tv The 11th Hour With Brian Williams MSNBC June 29, 2017 11:00pm-12:01am PDT
ton the backlash after the president unleashes a hit jobs on the brains and physical appearancen of an anchor oh this network. as the white house defds the boss many of the fellow republicans are saying it's beneath what should be the did dignity of the office. and the russia investigation, a "wall street journal" article out ton brings michael flynn's and the russia investigation, a "wall street journal" article brings michael flynn's name back in the news as we are covering "the 11th hour" that gets under way. well, good evening, once again from our msnbc news headquarter here. 161 day of the president's administration. and the cell phone, and the damage it can cause. today it was a personal attack aimed at the anchor at this network. this is what the president wrote early this morning. quote. i heard poorly rated morning joe speaks badly of me, don't watch
any more. then how come crazy mika along with psycho joe. she was bleeding badly from a face lift. i said no. later in the afternoon, sarah huckabee defended the indefensible, saying the president hits back when hit, saying the media has been unfairly mean. >> did the president go too far with this tweet and in its deeply personal nature? >> i don't think so, i think the president has been attacked mercilessly on many accounts on that program. i think he has been very clear when he gets attacked he is going to hit back. >> where does the president draw the line on the dignity of the office? >> i think he shows that every day in the decisions that he is making. the focus and the priorities he laid out in his agenda.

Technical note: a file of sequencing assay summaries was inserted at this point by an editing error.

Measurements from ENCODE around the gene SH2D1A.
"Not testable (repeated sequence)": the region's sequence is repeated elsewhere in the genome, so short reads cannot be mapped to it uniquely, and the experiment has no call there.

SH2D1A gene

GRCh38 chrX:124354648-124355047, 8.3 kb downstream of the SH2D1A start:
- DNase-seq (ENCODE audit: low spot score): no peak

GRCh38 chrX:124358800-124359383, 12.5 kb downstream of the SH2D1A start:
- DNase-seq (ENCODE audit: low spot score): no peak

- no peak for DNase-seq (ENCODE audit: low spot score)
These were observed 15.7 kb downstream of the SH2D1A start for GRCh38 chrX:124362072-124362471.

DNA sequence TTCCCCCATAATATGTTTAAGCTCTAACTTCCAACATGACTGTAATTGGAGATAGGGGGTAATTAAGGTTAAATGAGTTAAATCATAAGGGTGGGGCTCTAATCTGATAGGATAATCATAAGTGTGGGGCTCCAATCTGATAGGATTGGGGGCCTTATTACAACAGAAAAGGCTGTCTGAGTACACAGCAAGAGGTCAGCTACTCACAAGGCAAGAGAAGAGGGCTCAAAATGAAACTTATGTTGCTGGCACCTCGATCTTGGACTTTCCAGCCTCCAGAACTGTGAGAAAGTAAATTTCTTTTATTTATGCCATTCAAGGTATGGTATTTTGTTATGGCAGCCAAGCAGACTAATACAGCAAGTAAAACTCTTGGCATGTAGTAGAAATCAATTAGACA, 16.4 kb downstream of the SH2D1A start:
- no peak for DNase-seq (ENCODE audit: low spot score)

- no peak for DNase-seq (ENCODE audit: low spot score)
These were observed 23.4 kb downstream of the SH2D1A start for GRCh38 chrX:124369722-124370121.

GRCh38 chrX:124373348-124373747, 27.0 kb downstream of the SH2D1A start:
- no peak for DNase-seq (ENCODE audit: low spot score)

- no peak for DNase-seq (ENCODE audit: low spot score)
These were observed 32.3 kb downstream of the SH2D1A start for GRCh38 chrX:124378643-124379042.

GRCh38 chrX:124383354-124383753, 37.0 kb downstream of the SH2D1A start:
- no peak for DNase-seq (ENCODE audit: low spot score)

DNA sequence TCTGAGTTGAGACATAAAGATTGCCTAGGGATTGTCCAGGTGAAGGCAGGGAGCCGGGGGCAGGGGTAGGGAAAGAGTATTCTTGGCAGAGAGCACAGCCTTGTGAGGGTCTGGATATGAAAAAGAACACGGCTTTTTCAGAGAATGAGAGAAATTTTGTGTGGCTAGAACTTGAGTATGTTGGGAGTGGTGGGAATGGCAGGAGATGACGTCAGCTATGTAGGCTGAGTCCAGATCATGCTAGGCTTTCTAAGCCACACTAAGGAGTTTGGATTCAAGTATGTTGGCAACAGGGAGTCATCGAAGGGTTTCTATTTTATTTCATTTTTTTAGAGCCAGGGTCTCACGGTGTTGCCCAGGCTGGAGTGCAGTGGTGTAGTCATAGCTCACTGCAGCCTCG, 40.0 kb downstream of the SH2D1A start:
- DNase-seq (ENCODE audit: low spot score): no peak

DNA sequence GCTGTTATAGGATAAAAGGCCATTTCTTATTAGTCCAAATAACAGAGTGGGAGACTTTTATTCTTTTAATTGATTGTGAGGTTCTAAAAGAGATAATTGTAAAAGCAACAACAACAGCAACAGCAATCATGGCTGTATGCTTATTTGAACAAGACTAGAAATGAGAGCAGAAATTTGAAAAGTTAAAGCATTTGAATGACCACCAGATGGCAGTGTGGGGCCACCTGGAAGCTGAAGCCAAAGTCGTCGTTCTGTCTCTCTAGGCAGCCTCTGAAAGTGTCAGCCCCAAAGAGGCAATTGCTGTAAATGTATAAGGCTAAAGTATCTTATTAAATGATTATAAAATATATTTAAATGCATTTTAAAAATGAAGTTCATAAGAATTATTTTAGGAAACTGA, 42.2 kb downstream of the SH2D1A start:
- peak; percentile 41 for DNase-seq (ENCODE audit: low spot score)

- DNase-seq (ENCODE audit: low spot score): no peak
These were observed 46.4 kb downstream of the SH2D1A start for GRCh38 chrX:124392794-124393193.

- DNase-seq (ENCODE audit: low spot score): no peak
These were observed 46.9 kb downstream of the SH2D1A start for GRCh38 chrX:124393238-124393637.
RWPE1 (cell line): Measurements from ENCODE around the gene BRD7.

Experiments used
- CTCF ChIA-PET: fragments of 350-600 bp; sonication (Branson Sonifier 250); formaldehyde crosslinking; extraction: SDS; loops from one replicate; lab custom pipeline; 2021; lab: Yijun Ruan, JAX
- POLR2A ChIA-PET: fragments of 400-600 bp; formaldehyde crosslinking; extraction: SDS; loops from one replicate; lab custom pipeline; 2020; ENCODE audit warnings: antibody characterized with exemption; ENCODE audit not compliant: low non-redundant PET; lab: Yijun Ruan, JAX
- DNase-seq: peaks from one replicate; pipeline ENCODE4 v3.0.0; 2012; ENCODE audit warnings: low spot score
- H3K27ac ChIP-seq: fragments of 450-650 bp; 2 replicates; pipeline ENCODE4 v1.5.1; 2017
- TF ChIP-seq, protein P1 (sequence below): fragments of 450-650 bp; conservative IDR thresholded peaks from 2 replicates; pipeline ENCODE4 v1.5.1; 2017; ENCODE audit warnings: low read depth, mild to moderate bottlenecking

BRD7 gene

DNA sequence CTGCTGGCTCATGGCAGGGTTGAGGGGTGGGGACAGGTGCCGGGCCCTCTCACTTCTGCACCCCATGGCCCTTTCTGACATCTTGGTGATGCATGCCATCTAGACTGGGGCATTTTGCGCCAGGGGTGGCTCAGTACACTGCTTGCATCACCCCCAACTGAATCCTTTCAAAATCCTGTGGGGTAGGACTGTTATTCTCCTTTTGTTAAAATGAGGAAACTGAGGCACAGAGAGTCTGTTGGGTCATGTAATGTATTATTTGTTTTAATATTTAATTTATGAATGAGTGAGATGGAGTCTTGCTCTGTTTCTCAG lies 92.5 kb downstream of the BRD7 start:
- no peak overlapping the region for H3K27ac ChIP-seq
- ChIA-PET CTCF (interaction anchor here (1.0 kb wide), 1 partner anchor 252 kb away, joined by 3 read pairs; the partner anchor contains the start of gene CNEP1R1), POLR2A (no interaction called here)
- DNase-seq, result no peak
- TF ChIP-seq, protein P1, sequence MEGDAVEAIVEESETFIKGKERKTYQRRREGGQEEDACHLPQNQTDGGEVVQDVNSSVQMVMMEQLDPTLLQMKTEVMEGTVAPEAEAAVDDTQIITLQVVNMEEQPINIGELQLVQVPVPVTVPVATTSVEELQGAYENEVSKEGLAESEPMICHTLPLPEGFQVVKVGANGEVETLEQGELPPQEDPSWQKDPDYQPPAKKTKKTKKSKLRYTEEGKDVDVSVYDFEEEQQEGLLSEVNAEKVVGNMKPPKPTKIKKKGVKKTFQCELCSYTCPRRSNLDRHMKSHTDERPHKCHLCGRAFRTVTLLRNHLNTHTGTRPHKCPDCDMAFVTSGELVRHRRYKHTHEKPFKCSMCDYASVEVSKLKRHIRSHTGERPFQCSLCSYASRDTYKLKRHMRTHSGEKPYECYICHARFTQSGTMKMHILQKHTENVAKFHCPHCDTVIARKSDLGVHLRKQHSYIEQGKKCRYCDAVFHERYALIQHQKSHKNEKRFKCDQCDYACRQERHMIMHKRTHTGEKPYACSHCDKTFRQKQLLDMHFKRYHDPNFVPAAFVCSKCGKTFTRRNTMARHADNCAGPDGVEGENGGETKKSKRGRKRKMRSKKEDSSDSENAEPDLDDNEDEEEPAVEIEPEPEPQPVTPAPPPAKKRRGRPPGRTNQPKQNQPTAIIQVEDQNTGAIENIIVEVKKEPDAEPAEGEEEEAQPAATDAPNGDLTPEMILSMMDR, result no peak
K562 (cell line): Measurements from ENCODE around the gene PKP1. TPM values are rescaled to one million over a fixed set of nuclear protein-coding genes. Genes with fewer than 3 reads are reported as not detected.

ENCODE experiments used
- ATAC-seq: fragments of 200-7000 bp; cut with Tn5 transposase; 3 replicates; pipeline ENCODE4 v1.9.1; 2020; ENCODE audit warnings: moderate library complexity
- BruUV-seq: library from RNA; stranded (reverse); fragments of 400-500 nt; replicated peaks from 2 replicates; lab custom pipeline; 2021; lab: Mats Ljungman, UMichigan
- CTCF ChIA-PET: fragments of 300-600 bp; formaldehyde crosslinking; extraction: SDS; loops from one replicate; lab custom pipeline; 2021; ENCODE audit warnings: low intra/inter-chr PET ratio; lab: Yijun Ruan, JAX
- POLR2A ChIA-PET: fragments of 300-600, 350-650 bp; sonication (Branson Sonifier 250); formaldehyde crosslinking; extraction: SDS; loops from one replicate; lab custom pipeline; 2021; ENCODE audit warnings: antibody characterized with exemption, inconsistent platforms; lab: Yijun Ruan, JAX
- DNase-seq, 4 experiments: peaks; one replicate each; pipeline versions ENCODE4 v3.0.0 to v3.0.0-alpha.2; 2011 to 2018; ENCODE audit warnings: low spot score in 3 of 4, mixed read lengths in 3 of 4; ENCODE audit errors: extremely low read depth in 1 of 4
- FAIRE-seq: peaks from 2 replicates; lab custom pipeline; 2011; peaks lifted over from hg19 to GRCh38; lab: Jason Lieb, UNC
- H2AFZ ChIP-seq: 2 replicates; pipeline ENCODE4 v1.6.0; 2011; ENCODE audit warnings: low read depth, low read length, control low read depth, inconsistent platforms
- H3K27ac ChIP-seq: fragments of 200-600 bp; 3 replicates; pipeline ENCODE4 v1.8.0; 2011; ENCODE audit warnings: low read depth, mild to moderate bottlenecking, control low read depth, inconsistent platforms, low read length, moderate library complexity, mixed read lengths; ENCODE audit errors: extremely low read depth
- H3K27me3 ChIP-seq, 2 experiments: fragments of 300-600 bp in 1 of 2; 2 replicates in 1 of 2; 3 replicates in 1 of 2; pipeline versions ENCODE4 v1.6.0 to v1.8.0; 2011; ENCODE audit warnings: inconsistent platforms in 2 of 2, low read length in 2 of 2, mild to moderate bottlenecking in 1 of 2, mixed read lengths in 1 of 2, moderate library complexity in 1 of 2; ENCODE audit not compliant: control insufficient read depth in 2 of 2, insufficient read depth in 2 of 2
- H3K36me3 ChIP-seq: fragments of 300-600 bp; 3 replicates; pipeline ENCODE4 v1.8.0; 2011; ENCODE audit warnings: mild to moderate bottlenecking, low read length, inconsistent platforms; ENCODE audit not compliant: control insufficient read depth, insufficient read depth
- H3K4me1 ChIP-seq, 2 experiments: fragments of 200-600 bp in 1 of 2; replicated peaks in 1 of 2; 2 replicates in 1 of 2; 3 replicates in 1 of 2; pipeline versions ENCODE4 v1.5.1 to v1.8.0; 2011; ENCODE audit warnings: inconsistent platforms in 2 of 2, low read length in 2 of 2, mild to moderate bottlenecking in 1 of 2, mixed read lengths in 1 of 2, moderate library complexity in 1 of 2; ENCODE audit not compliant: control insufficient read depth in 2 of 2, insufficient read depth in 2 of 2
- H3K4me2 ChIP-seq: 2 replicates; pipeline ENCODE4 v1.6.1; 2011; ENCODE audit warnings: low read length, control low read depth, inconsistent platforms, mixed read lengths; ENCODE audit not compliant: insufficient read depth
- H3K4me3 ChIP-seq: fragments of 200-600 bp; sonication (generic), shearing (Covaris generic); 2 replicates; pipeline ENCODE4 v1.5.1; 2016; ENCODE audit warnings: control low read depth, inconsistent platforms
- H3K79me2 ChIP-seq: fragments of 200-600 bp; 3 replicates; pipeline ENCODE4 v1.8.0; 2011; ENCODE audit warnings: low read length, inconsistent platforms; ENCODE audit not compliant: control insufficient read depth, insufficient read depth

i think that the president is pushing back against people who attack him day after day after day. >> doesn't he have to meet a higher standard than a cable news anchor? >> look, i don't think you can expect somebody to be personally attacked day after day minute by minute and sit back, look, the american people elected a fighter. >> there was a poll this week that 68% of the voters said the president's tweets are distracting. only 22% said they were effective. >> i think any time the president has a chance to speak to the american people is a good thing. look, everybody wants to make this an attack on a woman. what about the attacks on him? i'm a woman and i have been attacked multiple times. >> are you going to tell your kids this behavior is okay? >> look, i have been asked before when it comes to role models as a person of faith i